The White House said Biden would also pledge $150 million to the US fund for climate adaptation and resilience across Africa. He has provided the World Meteorological Organization with $13.6 million to collect additional weather, water and climate observations across Africa. $15 million to help NOAA work with local weather forecasting agencies to deploy early warning systems in Africa.
The US pledge does not address demands by poor countries to fund damage they say is the result of climate-related weather events. This is a new category of funds known as “loss and damage”. At this week’s summit, Belgium and Germany jointly pledged €172 million (equivalent to $176 million) to help pay for loss and damage to developing countries. Scotland pledged $5.8 million and Ireland $10 million.
The World Bank estimates that severe flooding hit Pakistan this summer, killing more than 1,700 people and displacing 33 million. Senator Sherry Rehman, Pakistan’s federal minister for climate change, said he expects more resources from the US and other countries to help the country.
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“We need more,” Lehman said in an interview. “What you hear all over the COP is ‘Action Now.’ Everything else is fluff.
US negotiators worry that the concept of loss and damage will expose wealthier countries to spiraling liability. There is also scientific uncertainty in determining whether it is part of the seasonal variation. But US climate envoy John Kerry said at a meeting this week that he was open to discussing loss and damage.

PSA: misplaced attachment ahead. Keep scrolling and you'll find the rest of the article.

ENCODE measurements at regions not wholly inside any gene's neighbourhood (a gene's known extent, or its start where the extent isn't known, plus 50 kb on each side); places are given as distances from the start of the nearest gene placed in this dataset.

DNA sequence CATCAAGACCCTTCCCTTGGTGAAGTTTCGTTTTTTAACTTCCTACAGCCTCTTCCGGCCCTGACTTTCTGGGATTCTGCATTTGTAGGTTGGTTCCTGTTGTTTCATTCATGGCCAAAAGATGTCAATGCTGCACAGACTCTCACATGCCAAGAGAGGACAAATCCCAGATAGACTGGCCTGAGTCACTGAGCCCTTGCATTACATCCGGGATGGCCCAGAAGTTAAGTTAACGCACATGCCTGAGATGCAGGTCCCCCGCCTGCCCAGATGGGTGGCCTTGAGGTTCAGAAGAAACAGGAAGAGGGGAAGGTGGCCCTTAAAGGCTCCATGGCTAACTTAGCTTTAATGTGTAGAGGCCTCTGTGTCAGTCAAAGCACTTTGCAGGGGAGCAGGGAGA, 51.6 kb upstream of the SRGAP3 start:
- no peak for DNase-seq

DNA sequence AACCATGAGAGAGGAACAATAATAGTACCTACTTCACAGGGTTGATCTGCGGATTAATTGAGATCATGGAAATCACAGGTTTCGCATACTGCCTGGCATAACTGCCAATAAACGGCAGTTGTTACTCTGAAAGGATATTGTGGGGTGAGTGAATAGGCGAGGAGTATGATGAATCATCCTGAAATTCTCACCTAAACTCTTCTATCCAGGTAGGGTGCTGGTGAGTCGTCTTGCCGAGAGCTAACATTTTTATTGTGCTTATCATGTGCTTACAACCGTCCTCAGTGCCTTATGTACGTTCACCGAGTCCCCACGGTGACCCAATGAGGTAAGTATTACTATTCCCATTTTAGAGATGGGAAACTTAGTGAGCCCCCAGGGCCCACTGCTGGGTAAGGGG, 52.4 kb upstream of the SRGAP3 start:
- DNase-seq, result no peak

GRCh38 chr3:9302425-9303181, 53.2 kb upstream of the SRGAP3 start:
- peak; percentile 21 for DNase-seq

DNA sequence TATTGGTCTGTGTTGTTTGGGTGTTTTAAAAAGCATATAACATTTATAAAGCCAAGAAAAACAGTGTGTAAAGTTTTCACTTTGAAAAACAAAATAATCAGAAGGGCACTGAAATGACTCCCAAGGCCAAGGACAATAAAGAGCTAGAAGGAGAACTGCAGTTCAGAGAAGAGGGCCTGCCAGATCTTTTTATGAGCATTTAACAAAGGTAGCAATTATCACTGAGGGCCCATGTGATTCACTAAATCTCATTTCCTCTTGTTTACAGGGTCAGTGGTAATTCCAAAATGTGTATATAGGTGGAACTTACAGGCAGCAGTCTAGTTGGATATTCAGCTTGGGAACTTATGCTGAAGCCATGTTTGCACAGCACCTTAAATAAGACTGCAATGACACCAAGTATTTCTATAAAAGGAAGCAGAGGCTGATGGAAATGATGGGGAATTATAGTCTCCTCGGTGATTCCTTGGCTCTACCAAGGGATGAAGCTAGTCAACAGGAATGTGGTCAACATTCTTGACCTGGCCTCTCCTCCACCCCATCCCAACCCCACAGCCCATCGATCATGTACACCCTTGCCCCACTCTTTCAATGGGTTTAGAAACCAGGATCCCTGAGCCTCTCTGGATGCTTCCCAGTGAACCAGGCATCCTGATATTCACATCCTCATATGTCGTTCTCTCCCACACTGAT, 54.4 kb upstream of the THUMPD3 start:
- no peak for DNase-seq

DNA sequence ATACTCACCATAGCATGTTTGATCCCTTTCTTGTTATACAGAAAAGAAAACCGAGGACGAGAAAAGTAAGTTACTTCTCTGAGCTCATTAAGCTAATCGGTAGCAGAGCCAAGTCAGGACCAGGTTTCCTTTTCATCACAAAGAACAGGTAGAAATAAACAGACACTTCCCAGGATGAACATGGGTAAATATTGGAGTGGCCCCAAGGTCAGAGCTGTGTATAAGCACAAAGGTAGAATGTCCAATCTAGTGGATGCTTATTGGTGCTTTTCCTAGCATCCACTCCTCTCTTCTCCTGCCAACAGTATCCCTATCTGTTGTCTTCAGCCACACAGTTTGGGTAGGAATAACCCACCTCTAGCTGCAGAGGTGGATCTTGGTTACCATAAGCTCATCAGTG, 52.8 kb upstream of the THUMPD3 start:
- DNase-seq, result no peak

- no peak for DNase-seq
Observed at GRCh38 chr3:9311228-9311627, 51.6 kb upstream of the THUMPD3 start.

Biden arrived at the climate summit on Friday after most world leaders left. He personally met with Egyptian President Abdel Fattah al-Sisi at a conference in a resort town on the Red Sea. The United States and Germany on Friday raised his $250 million financing to build 10 gigawatts of new wind and solar energy facilities and retire 5 gigawatts of inefficient natural gas power plants in Egypt. I was planning to announce the program.
The Biden administration’s commitment to curbing methane emissions follows a deal reached during a summit in Glasgow a year ago, when China and the United States pledged to work to cut gas emissions.Beijing this week announced plans to cut methane emissions, but has yet to include new measures in its climate plan submitted to the United Nations.
Nigeria has announced first-ever regulations, including a flaring limit, reducing overall methane emissions by more than 60% from 2020 levels. Canada said on Thursday that by 2030 she plans to cut methane emissions from the oil and gas industry by more than 75% from 2012 levels.
An analysis of 300 wells in four states, published in September in Science, found emissions from flaring are much higher than previous government and industry estimates.
According to the White House, 260 billion cubic meters of gas is wasted each year due to flaring and methane emissions within the oil and gas sector.
Under the 2015 Paris Climate Agreement, countries aim to keep global warming below 2 degrees Celsius above pre-industrial levels, preferably below 1.5 degrees Celsius. According to a recent United Nations report, the world is set to warm by 2.5 degrees Celsius or 4.5 degrees Fahrenheit by the end of the century, due to the gap between the emissions cuts pledged by 166 countries, including the United States, and current emissions.
White House officials say Biden supports the Democratic Climate, Health and Tax Act, which allocates hundreds of billions of dollars to climate and energy programs, including tax credits for buying electric cars and investments in clean technology. pointing out that
Administration officials said the legislation put the U.S. on track to meet Mr. Biden’s goal of reducing domestic emissions by 50% from 2005 levels by 2030.
— Matthew Dalton and Scott Patterson Contributed to this article.